Calder High Sleeper Bed: Review and Construction Tips

Wed, 18/04/2018 - 10:18 -- James Oakley
The Calder High Sleeper Bed
Image: Amazon

Having recently bought and built a Calder High Sleeper Bed, I thought I'd leave a brief review here, together with a few tips when it comes to building it.

Review: What is it

The Calder is a "high sleeper bed". These are single beds at top-bunk height. They either have space underneath for a desk, wardrobe, drawers or shelves (or some combination of these), or have some of those items all built in as a single item of furniture. The Calder has a desk with 3 drawers underneath, and a wardrobe, all built in.

The Calder is well laid out. Some high sleepers have a ladder with just thin metal bars (which could be painful in bare feet), or have a ladder that sticks far out into the room. This has a ladder with proper wooden rungs, but it built vertically into the side of the bed, with a proper recess to give room for feet.

The Calder is available in a wide choice of colours (all are particle board with a veneer).

Review: Delivery

All the colours / styles said they'd be delivered in 1-3 weeks. In fact, ours arrived within 4 days, and from reviews on Amazon this is not unusual. Clearly, if you needed it in less than 3 weeks, you order at your own risk and should probably contact the seller first to check stock.

The delivery arrived in 4 flat-packed cardboard boxes. They are labelled with your name and the exact model you ordered, with boxes numbered "1 of 4" through to "4 of 4". Check you have the right ones before signing for delivery. In practice, that means asking the driver to let you check as they unload the van, because these are heavy boxes. Each box has its weight on: They weigh 41kg, 39kg, 36kg and a measly 29kg for the lightest box. Yes, that totals 145kg, or just shy of 320lb.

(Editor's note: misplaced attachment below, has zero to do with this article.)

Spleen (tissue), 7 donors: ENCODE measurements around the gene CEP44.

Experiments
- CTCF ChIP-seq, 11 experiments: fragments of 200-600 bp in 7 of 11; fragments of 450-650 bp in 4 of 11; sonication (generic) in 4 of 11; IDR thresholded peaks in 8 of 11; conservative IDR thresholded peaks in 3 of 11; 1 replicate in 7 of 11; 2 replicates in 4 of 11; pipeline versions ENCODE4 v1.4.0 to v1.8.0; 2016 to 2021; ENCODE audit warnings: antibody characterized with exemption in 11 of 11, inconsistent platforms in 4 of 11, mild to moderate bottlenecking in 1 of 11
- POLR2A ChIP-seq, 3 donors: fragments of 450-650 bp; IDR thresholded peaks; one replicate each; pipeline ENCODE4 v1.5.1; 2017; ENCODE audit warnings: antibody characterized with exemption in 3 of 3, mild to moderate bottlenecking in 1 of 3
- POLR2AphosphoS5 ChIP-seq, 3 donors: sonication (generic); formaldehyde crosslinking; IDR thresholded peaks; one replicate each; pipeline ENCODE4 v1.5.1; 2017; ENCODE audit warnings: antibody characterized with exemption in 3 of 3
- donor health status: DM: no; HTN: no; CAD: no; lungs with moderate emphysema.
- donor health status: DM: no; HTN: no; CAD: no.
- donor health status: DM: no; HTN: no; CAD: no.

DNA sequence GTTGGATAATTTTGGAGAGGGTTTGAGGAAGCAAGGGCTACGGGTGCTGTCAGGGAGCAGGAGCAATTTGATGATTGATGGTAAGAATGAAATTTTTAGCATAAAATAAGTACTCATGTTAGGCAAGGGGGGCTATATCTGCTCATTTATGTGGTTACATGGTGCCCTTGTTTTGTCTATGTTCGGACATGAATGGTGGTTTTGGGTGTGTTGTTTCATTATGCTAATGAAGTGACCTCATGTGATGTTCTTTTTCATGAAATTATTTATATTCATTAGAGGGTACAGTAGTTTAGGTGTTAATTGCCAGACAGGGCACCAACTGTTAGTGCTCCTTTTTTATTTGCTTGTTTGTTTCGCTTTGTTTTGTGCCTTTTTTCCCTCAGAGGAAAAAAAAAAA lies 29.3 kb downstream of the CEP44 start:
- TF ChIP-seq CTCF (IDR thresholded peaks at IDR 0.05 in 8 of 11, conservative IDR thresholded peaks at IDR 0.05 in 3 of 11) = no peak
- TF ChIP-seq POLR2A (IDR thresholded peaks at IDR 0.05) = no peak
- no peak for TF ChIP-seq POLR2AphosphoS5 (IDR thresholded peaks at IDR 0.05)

The bed is therefore heavy, and also big. Build it both in the room you wish to use it in, and indeed (when you start assembling the final frame) as near as possible to where you want it in the room.

Review: Assembly and Instructions

One of the boxes has a sticker on the outside to let you know that the instructions and screws / fittings are in that box. This is helpful, although you'll find you need something from every box by the time you reach step 4.

Helpfully, the screws and fittings come in several different plastic bags, rather than all in one, grouped by different types of fitting. Within the screws bag you'll find a smaller bag containing all the screws of one particular size, and two other small bags with the nails / pins you'll need for securing the hardboard back pieces. This is thoughtfully laid out.

Page 1 of the instructions gives you a picture of each type of screw or fitting, together with its name and its dimensions, and also how many of that type you are given. This is helpful for identifying exactly which is which. You then get two pages detailing each piece of wood by letter. What would have helped is for them to give the dimensions of these. Nevertheless, the pictures are roughly to scale here. They also attached a small sticker with the letter to each piece of wood. However a number of these fall off in transit. I'd advise unpacking all the wood, and labelling so you know you've not got any two pieces mixed up.